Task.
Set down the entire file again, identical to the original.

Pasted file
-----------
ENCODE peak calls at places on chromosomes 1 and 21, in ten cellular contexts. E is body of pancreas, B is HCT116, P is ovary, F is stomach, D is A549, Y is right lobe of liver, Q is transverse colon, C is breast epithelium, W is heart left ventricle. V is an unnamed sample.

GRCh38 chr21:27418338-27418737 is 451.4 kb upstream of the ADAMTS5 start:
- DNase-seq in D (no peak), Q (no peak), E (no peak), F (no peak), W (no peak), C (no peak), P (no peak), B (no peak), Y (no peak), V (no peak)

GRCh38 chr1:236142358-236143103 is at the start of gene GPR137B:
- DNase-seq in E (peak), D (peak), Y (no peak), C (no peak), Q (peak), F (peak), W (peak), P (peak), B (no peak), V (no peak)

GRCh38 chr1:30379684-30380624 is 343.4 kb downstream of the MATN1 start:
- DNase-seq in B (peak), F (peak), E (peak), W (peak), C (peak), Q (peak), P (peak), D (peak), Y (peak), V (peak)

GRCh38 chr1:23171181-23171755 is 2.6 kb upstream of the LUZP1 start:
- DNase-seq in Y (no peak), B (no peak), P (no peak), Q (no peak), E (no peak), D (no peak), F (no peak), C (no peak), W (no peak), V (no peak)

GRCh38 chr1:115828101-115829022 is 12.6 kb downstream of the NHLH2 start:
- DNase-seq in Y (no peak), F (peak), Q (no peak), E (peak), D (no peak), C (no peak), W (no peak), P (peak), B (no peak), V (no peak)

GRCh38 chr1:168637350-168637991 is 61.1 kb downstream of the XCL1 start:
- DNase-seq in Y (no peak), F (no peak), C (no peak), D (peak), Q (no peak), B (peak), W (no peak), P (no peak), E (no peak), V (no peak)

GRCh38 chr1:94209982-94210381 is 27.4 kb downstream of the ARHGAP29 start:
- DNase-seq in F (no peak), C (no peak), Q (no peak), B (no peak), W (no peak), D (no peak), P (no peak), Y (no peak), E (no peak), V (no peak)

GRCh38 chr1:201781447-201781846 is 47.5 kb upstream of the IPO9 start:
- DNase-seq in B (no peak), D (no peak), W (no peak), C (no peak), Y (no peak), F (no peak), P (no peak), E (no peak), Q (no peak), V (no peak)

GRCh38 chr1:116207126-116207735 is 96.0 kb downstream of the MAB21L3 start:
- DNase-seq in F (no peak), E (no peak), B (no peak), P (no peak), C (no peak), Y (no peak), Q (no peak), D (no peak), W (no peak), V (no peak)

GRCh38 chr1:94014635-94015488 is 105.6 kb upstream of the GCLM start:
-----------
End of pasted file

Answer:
ENCODE peak calls at places on chromosomes 1 and 21, in ten cellular contexts. E is body of pancreas, B is HCT116, P is ovary, F is stomach, D is A549, Y is right lobe of liver, Q is transverse colon, C is breast epithelium, W is heart left ventricle. V is an unnamed sample.

GRCh38 chr21:27418338-27418737 is 451.4 kb upstream of the ADAMTS5 start:
- DNase-seq in D (no peak), Q (no peak), E (no peak), F (no peak), W (no peak), C (no peak), P (no peak), B (no peak), Y (no peak), V (no peak)

GRCh38 chr1:236142358-236143103 is at the start of gene GPR137B:
- DNase-seq in E (peak), D (peak), Y (no peak), C (no peak), Q (peak), F (peak), W (peak), P (peak), B (no peak), V (no peak)

GRCh38 chr1:30379684-30380624 is 343.4 kb downstream of the MATN1 start:
- DNase-seq in B (peak), F (peak), E (peak), W (peak), C (peak), Q (peak), P (peak), D (peak), Y (peak), V (peak)

GRCh38 chr1:23171181-23171755 is 2.6 kb upstream of the LUZP1 start:
- DNase-seq in Y (no peak), B (no peak), P (no peak), Q (no peak), E (no peak), D (no peak), F (no peak), C (no peak), W (no peak), V (no peak)

GRCh38 chr1:115828101-115829022 is 12.6 kb downstream of the NHLH2 start:
- DNase-seq in Y (no peak), F (peak), Q (no peak), E (peak), D (no peak), C (no peak), W (no peak), P (peak), B (no peak), V (no peak)

GRCh38 chr1:168637350-168637991 is 61.1 kb downstream of the XCL1 start:
- DNase-seq in Y (no peak), F (no peak), C (no peak), D (peak), Q (no peak), B (peak), W (no peak), P (no peak), E (no peak), V (no peak)

GRCh38 chr1:94209982-94210381 is 27.4 kb downstream of the ARHGAP29 start:
- DNase-seq in F (no peak), C (no peak), Q (no peak), B (no peak), W (no peak), D (no peak), P (no peak), Y (no peak), E (no peak), V (no peak)

GRCh38 chr1:201781447-201781846 is 47.5 kb upstream of the IPO9 start:
- DNase-seq in B (no peak), D (no peak), W (no peak), C (no peak), Y (no peak), F (no peak), P (no peak), E (no peak), Q (no peak), V (no peak)

GRCh38 chr1:116207126-116207735 is 96.0 kb downstream of the MAB21L3 start:
- DNase-seq in F (no peak), E (no peak), B (no peak), P (no peak), C (no peak), Y (no peak), Q (no peak), D (no peak), W (no peak), V (no peak)

GRCh38 chr1:94014635-94015488 is 105.6 kb upstream of the GCLM start: